La Chorora (Ecuador)
QUALITY SCORE: 91.25
Lavender / Rosemary / Coffee Cherry Pulp Bomb!
Suggested for espresso and filter
when we roast
We freshly roast to order all coffees on Monday, Wednesday and Friday (excluding national holidays), and ship the same day! Cut-off time is 11:59pm (UTC+1) of the day before the roast day. *We only ship whole beans*
- Quality Score
- Diana and Olinka Velez
- 1450 masl
- Carbonic Maceration
- Arabica cultivar
- Typica, Catuaì
- Roast profile by
- Rubens Gardelli
- Roasted on
- Customised roaster
THE STORY BEHIND
Owned by two sisters, Diana and Olinka Velez, this coffee farm is a truly unique place. With stunning views over the valley of Macara and Peru on the horizon, La Chorora is located on a steep hillside surrounded by primary cloud forest and crossed by the old "Inca Road" that once connected Cuzco with Quito.
Diana describes their venture in coffee as a transformative way of life. The sisters started planting coffee around the year 2000 after some big life changes. Since then, they’ve been drawn from the city into the farmland, investing a lot of effort, time and emotion into producing coffee. This land, as Diana and Olinka describe it, is mystical and charged with good energy.
The farm is divided into two main parcels: La Chorora, which means ‘water well’ in Kichwa language, and Yambamine, which means ‘land of gold. In both parcels there are a total of five hectares of planted coffee.
The varietals produced on the La Chorora parcel are Typica mejorado and Catuai.
This farm is also a pioneer in experimental processesing in Ecuador. Managed by Hernan Cabra, an expert in coffee processing, this farm has produced some unique profiles and has won the first two places in 'Taza Dorada' competition of 2019 with a record-breaking score in Ecuador.
Their coffees really speak for themselves. They are incredibly complex, balanced, and with a truly unique note of the fresh pulp of coffee cherry!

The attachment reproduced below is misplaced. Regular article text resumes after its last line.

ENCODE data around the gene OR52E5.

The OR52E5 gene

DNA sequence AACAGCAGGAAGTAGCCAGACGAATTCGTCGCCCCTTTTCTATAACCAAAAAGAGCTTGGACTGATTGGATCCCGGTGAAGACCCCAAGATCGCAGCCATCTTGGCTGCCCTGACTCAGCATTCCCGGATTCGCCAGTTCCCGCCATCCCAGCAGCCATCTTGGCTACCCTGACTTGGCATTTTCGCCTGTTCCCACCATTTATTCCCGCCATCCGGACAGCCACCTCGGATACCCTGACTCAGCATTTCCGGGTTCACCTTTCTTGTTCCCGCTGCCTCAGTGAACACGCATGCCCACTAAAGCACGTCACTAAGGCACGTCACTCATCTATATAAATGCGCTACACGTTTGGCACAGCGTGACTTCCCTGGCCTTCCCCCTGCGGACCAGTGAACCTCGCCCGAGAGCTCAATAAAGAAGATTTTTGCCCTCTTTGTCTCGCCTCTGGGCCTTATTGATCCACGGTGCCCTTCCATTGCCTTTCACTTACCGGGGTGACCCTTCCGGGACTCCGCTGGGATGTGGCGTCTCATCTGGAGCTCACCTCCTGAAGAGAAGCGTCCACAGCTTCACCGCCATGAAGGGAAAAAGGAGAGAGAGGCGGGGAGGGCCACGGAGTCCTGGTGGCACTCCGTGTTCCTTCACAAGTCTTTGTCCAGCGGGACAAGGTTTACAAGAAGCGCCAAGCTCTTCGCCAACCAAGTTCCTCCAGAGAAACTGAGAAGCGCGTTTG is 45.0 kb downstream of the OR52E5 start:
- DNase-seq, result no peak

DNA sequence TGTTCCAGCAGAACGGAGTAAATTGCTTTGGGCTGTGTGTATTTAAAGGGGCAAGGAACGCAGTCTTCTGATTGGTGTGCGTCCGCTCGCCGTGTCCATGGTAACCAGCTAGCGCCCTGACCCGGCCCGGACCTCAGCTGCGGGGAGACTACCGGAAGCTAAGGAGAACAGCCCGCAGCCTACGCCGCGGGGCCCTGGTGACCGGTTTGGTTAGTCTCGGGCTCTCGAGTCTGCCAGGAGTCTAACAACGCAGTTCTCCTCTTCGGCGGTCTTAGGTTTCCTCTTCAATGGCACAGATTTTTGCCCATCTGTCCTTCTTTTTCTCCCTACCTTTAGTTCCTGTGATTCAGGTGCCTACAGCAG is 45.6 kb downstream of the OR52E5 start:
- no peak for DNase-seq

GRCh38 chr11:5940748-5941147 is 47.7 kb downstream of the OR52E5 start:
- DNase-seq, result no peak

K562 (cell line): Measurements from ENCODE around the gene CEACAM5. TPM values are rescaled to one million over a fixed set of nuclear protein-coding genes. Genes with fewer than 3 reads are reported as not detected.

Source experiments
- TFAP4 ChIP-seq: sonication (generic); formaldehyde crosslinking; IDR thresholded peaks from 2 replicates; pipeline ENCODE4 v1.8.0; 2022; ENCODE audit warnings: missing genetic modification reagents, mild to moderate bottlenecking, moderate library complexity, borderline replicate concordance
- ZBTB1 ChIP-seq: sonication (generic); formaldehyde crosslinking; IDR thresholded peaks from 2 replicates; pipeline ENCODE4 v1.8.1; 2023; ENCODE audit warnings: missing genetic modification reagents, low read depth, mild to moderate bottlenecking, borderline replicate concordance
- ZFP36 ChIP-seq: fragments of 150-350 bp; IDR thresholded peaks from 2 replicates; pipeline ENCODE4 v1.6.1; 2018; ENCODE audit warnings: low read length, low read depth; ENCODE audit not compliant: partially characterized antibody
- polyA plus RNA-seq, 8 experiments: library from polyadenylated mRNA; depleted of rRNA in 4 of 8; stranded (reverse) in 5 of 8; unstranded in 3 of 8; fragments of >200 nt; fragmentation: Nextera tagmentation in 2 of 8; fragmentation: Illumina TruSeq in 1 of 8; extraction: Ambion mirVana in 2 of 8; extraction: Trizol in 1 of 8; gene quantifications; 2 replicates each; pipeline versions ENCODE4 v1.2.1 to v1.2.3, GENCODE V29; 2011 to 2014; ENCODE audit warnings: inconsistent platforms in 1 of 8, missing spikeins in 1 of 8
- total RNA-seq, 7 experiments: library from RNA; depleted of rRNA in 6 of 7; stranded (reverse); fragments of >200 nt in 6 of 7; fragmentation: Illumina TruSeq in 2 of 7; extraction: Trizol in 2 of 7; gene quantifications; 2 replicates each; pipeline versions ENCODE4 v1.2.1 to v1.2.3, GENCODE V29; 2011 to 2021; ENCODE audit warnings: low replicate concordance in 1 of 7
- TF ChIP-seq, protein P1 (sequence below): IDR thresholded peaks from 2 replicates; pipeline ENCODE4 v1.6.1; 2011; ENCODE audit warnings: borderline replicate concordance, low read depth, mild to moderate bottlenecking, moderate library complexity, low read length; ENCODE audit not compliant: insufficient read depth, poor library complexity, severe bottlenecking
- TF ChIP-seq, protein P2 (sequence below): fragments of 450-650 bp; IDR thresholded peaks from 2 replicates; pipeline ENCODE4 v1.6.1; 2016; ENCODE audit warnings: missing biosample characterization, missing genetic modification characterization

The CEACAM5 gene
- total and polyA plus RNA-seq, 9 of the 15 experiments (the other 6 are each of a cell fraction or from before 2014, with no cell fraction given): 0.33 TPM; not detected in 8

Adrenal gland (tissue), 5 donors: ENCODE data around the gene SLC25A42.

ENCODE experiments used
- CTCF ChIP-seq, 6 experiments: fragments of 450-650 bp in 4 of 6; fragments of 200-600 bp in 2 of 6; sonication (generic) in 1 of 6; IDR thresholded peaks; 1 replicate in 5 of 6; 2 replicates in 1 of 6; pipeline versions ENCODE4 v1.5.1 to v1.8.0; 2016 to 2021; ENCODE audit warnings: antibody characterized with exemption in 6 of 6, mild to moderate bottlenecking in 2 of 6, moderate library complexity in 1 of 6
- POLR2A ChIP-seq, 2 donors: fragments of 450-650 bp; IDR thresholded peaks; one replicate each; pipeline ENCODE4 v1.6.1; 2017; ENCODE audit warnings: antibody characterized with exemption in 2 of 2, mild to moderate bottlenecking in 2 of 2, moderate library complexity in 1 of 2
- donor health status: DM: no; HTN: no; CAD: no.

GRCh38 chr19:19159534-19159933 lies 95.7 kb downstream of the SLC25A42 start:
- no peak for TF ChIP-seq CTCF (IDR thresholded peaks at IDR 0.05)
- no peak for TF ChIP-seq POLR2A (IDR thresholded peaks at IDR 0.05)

Typica originated from Yemeni stock, taken first to Malabar, India, and later to Indonesia by the Dutch. It later made its way to the West Indies, to the French colony at Martinique. Typica has genetically evolved to produce new characteristics, often considered new varietals: Criollo (South America), Arabigo (Americas), Kona (Hawaii), Pluma Hidalgo (Mexico), Garundang (Sumatra), Blue Mountain (Jamaica, Papua New Guinea), San Bernardo & San Ramon (Brazil), Kents & Chickumalgu (India)
Catuai is a cross between highly productive Mundo Novo and compact Caturra, made by the Instituto Agronomico (IAC) of Sao Paulo State in Campinas, Brazil. The plant is highly productive compared to Bourbon, in part because of its small size, which allows plants to be closely spaced; it can be planted at nearly double the density. The plant’s shape makes it relatively easy to apply pest and disease treatments. It is mainly characterized by great vigor and its low height; it is less compact than Caturra. It is highly susceptible to coffee leaf rust.
Catuaí derives from the Guarani multo mom, meaning “very good." Today, it is considered to have good but not great cup quality. There are yellow-fruited and red-fruited types, and have since been many selections in different countries. The cultivar was created in 1949 from a crossing of yellow Caturra and Mundo Novo, and initially called H-2077.
The variety was released in Brazil 1972 after pedigree selection (selection of individual plants through successive generations) and is in wide cultivation there.
It was first introduced in Honduras in 1979, where it was tested by Instituto Hondureño del Café (IHCAFÉ). It was released commercially in 1983, after IHCAFÉ selected two lines for planting. In Honduras today, Catui accounts for nearly half of the Arabica coffee in cultivation. Researchers at IHCAFÉ are actively pursuing breeding with Catuai, including creating hybrid crosses between Catuai and Timor Hybrid lines.
It is also economically important in Costa Rica, where a yellow-fruiting Catuai was introduced in 1985, whose descendants have spread widely through the country. It was introduced into Guatemala in 1970; currently about 20% of the country’s production is Catuai. It has a negligible presence in other Central American countries.
Catuai, whose small stature allows it to be planted densely and harvested more efficiently, led in part to the intensification of full-sun coffee cultivation in Central America in the 1970s and 1980s.
THE STORY BEHIND
Cherries are picked by hand and the Brix degrees are measured to ensure the right sugar levels in the cherries. The full cherries are placed into tanks to go through an anaerobic carbonic maceration for 10 days. During this process, red stains form on the parchment which gives this lot the name of 'Red Anaerobic'.
After maceration, the coffee is pulped and laid in African beds under the sun for 2 days, moving the parchment coffee regularly for an even drying of all the beans.
Then, the coffee is taken inside polytunnels for a slow drying process of 15 days until the humidity reaches the desired level.
A final stage of stabilising inside GrainPro bags for 6 to 8 weeks happens before being ready for milling and exporting.